47. 47.
    Foa EB, Keane TM, Friedman MJ, Cohen JA. Effective treatments for PTSD, practice guidelines form the International Society of Traumatic Stress Studies. New York: Guilford Press; 2010. p. 658.Google Scholar
  48. 48.
    Gu W, Wang C, Li Z, Wang Z, Zhang X. Pharmacotherapies for posttraumatic stress disorder: a meta-analysis. J Nerv Ment Dis. 2016;204(5):331–8.PubMedCrossRefPubMedCentralGoogle Scholar
  49. 49.
    Ipser JC, Stein DJ. Evidence-based pharmacotherapy of post-traumatic stress disorder (PTSD). Int J Neuropsychopharmacol. 2012;15(6):825–40.PubMedCrossRefPubMedCentralGoogle Scholar
  50. 50.
    Taylor FB, Martin P, Thompson C, Williams J, Mellman TA, Gross C, et al. Prazosin effects on objective sleep measures and clinical symptoms in civilian trauma posttraumatic stress disorder: a placebo-controlled study. Biol Psychiatry. 2008;63(6):629–32.PubMedCrossRefPubMedCentralGoogle Scholar
  51. 51.
    Amos T, Stein DJ, Ipser JC. Pharmacological interventions for preventing post-traumatic stress disorder (PTSD). Cochrane Database Syst Rev. 2014;7:CD006239. https://doi.org/10.1002/14651858.CD006239.pub2.
  52. 52.
    Rose SC, Bisson J, Churchill R, Wessely S. Psychological debriefing for preventing posttraumatic stress disorder (PTSD). Cochrane Database Syst Rev. 2002;2:CD000560. https://doi.org/10.1002/14651858.CD000560.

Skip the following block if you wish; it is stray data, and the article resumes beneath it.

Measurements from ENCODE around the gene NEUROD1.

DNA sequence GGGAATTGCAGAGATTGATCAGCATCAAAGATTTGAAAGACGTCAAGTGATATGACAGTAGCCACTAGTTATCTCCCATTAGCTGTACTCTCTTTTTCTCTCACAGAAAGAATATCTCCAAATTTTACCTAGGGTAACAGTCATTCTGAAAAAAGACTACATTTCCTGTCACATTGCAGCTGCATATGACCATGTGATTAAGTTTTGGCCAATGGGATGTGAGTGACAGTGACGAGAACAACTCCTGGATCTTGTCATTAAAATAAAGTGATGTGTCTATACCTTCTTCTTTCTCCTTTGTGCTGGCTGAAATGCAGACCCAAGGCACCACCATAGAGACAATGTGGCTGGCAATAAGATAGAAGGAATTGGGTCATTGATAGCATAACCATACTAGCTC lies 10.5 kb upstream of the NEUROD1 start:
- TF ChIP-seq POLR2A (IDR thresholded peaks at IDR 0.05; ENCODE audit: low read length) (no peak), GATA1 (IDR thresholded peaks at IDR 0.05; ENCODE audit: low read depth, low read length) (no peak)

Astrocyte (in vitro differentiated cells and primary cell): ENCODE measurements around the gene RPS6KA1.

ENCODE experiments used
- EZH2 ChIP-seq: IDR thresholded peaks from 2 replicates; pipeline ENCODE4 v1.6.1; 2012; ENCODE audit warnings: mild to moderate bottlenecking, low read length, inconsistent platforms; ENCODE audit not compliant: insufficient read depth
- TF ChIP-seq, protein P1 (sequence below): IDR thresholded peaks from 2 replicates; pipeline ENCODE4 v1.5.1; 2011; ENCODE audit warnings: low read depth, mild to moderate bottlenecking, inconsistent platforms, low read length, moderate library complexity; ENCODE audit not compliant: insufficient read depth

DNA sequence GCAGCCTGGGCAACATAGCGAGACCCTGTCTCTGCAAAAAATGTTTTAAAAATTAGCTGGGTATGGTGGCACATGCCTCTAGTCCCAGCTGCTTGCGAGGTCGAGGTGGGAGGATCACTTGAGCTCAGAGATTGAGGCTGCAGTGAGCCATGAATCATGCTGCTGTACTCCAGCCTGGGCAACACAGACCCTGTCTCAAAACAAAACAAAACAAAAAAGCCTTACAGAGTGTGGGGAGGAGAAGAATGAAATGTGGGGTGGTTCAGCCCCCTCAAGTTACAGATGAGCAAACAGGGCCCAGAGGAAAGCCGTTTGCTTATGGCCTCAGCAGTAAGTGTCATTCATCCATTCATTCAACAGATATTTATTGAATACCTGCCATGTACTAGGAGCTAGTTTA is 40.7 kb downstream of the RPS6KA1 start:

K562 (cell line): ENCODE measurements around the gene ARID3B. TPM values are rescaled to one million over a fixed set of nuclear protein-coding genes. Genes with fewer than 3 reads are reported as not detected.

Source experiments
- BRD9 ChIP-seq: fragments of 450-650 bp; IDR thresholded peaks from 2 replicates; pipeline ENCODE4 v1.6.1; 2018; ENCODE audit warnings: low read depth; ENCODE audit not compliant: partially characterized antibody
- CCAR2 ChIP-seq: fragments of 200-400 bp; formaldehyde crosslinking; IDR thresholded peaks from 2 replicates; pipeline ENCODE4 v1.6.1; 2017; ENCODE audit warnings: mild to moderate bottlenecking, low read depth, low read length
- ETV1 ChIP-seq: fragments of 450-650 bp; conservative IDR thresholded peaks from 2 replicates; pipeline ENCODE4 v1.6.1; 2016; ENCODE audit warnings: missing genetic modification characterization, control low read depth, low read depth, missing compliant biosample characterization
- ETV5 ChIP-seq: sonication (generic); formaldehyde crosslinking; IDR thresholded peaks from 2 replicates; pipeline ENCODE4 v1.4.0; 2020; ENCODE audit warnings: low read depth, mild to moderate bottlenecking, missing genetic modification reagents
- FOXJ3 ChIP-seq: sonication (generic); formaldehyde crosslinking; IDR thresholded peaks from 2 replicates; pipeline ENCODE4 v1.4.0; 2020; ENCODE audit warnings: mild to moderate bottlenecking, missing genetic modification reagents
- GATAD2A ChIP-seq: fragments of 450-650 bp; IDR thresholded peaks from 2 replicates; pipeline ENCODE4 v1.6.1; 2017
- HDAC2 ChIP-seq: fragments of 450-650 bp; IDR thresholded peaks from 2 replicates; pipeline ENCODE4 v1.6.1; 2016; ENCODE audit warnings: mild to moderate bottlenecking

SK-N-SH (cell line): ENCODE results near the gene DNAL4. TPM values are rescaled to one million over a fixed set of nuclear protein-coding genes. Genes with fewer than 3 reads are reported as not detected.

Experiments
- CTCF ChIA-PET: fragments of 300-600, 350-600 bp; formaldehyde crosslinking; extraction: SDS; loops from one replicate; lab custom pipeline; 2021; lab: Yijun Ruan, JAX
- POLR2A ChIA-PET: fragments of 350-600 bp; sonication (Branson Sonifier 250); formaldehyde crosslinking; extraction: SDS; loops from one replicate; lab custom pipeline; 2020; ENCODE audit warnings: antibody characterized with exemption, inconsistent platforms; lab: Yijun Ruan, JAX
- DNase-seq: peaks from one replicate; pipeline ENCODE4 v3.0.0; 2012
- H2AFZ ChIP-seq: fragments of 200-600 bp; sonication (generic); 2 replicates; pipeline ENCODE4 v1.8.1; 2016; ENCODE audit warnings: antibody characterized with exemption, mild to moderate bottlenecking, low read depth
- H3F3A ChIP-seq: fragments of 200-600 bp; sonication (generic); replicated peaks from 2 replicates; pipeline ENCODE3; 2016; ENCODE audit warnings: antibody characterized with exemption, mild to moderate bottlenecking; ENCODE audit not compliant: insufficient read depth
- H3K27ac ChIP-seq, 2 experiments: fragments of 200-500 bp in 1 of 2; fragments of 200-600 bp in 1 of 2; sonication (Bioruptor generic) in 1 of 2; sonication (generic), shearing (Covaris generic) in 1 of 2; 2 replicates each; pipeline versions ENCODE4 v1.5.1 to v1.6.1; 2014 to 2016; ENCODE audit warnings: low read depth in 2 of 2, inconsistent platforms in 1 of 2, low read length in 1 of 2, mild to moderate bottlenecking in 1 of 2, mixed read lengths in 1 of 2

53. 53.
    Gelpin E, Bonne O, Peri T, Brandes D, Shalev AY. Treatment of recent trauma survivors with benzodiazepines: a prospective study. J Clin Psychiatry. 1996;57(9):390–4.PubMedPubMedCentralGoogle Scholar
  54. 54.
    Seedat S, Stein DJ, Carey PD. Post-traumatic stress disorder in women: epidemiological and treatment issues. CNS Drugs. 2005;19(5):411–27.PubMedCrossRefPubMedCentralGoogle Scholar
  55. 55.
    Felmingham KL, Bryant RA. Gender differences in the maintenance of response to cognitive behavior therapy for posttraumatic stress disorder. J Consult Clin Psychol. 2012;80(2):196–200.PubMedCrossRefPubMedCentralGoogle Scholar

Copyright information

© Springer Nature Switzerland AG 2020

Authors and Affiliations

  • Andrea Feijó de Mello
    • 1
  • Mariana Rangel Maciel
    • 1
  • Sara Motta Borges Bottino
    • 1
  • José Paulo Fiks
    • 1
  • Marcelo Feijó de Mello
    • 1
  1. 1.Department of Psychiatry of the Federal University of São PauloSão PauloBrazil

Personalised recommendations